By Staff Correspondent
Once considered the final frontier for government projects, space is now witnessing a new wave of commercial interests. As nations and companies compete to mark their presence in this burgeoning market, India’s Space Research Organisation (ISRO) has been seen as strategically positioning itself as a force to be reckoned with.
Development Of Key Launch Vehicles
SLV-3 & ASLV Programmes: In the early years of India’s space journey, ISRO made a significant statement with the Satellite Launch Vehicle (SLV-3) in 1980. Followed by the Augmented Satellite Launch Vehicle (ASLV) Programme, these initiatives strengthened India’s capabilities in solid propellant technology.
PSLV: A Reliable Workhorse: Marking a turning point in India’s space history, the Polar Satellite Launch Vehicle (PSLV) became a mainstay. It emerged from an initial failure in 1993 to become India’s reliable workhorse, boasting 52 successes in 55 launches.
GSLV: Entering Geostationary Orbits: With the Geosynchronous Satellite Launch Vehicle (GSLV), India achieved the capability to place satellites in geostationary orbit, overcoming significant international pressures and technological hurdles.
SSLV: A Leap Towards Commercial Success
Expanding into Small Satellite Market: ISRO’s new Small Satellite Launch Vehicle (SSLV) is an agile and promising addition to its suite of offerings. With its successful launch earlier this year, on 10 February 2023, the SSLV-D2 has placed India in the high-stakes commercial race for small satellite launches. The ability to deliver a 500-kilogram payload to a 500-kilometre planar orbit at a competitive price sets ISRO apart in the global market.
Balancing Commercial and Strategic Interests: The SSLV is not just about commercial gains; it’s also a strategic asset. This innovative launch vehicle may fulfil the concept of ‘launch on demand’ for the Indian military. By transferring technology to the private sector, ISRO aligns with global trends and enables the domestic space industry to thrive.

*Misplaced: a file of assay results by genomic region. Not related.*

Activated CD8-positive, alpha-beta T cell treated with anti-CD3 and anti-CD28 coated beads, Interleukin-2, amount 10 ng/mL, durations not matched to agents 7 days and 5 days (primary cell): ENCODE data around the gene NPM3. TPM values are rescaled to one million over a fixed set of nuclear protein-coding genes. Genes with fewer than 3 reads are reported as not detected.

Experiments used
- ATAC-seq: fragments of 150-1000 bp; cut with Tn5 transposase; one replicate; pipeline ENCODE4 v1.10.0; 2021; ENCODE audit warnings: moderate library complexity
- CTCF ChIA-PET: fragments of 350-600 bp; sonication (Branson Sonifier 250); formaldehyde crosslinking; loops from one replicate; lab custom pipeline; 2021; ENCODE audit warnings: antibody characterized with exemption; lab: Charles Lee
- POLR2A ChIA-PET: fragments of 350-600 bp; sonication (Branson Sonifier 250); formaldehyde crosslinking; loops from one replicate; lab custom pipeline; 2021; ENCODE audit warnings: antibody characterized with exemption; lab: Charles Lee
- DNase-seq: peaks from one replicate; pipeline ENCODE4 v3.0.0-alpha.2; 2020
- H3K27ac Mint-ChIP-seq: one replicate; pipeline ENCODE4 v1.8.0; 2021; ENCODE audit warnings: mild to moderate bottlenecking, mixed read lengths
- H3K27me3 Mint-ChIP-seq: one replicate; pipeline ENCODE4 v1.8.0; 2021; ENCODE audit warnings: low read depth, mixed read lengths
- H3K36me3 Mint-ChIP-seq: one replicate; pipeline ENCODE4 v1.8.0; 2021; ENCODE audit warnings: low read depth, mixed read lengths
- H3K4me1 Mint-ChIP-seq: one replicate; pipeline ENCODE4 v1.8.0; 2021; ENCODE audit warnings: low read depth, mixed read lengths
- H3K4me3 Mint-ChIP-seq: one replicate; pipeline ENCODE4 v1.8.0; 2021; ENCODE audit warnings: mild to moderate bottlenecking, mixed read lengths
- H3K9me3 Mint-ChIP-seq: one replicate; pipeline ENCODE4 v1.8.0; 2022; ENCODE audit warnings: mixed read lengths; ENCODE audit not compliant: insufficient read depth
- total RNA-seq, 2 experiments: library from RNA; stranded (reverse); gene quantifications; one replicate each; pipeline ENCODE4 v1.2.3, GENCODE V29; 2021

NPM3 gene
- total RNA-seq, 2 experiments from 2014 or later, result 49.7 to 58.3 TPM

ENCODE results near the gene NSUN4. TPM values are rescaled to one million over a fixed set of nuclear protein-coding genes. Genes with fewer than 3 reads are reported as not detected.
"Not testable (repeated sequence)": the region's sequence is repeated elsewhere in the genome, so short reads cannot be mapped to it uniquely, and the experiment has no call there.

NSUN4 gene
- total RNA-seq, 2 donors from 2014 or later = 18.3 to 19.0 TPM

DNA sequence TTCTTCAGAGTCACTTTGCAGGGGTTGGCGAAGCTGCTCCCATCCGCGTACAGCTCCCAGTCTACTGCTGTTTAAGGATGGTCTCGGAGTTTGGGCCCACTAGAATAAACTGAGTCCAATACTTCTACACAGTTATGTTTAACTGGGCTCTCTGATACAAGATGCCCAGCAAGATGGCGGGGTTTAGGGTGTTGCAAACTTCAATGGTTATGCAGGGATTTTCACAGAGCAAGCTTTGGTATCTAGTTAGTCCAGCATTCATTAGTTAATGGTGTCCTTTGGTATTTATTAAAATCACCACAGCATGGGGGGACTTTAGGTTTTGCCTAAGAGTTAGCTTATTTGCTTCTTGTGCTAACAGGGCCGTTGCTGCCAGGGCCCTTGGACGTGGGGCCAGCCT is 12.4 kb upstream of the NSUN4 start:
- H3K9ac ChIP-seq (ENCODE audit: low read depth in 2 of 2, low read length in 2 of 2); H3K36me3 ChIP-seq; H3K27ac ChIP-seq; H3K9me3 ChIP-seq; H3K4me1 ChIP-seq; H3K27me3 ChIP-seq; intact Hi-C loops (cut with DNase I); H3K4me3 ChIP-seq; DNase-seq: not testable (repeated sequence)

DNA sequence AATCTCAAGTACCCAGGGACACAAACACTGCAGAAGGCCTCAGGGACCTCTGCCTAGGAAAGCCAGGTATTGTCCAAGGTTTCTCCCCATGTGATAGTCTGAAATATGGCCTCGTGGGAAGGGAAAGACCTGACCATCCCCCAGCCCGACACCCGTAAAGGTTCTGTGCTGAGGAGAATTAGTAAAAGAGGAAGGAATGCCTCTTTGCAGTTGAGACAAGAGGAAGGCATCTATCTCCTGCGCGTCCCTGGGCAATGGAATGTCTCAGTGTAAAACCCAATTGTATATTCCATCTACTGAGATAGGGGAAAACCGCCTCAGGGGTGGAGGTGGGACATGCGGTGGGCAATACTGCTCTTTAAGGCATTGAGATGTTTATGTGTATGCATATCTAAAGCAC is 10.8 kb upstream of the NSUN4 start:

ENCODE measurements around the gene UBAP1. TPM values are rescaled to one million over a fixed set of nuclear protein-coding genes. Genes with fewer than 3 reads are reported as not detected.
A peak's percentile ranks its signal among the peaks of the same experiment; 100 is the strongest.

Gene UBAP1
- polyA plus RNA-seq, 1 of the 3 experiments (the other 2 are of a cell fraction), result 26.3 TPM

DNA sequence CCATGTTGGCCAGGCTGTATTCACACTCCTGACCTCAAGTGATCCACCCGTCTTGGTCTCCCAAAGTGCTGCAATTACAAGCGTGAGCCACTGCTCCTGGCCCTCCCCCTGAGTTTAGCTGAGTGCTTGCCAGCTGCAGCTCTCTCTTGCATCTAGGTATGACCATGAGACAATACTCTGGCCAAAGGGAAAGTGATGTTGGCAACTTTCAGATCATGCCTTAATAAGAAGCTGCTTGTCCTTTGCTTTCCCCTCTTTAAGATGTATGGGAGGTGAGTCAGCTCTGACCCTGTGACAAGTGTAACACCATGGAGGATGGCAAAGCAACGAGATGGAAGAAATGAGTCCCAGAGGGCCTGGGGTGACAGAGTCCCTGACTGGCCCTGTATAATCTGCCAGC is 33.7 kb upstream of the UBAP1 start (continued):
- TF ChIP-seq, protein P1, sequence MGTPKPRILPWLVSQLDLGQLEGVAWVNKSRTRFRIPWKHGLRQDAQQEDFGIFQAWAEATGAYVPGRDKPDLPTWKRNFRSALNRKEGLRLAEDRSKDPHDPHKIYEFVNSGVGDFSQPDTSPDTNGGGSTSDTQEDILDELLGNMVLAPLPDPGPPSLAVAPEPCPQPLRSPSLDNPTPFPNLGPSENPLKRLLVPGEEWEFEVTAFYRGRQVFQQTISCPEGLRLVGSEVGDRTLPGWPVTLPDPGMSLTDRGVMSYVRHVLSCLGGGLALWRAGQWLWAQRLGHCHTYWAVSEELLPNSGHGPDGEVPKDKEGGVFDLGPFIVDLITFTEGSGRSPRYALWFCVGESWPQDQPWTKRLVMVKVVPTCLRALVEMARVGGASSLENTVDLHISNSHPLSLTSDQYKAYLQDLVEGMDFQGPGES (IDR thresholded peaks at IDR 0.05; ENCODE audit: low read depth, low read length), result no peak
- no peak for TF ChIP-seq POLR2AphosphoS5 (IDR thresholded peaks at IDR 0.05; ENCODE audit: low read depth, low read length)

Orbiting Opportunities & Challenges
While ISRO’s achievements are commendable, challenges persist. According to many noted space sector analysts, the organisation must evolve its capabilities to launch heavy satellites into higher orbits and meet the modern-day requirements of communication satellites. Group Captain (Dr) Ajey Lele, a consultant at the Manohar Parrikar Institute for Defence Studies and Analyses (MP-IDSA) New Delhi and a noted space expert, emphasises ISRO’s need to demonstrate SSLV’s full capability and operationalise the second spaceport to maintain global relevance.
Lifting-Off On Legacy
ISRO’s journey from its first rocket launch in 1963 to the SSLV program tells a tale of ambition and resilience. Its success with PSLV and GSLV builds a legacy that the SSLV is poised to extend.
Leapfrogging Into The Future
ISRO’s strategic approach, marked by the SSLV program, is an example of astute innovation. Analysts believe that by focusing on ‘low hanging fruit’ and positioning itself favourably in the small satellite launch market, ISRO is playing to its strengths.
A New Chapter In India’s Space Story
ISRO’s SSLV is more than a technological achievement; it represents a bold vision for India’s role in the global commercial space market. The agility, determination, and vision of ISRO highlight an exciting future for the nation. While challenges remain, ISRO’s pursuit of excellence makes India a serious contender in the space race, setting the stage for future triumphs in a world where the sky is no longer the limit.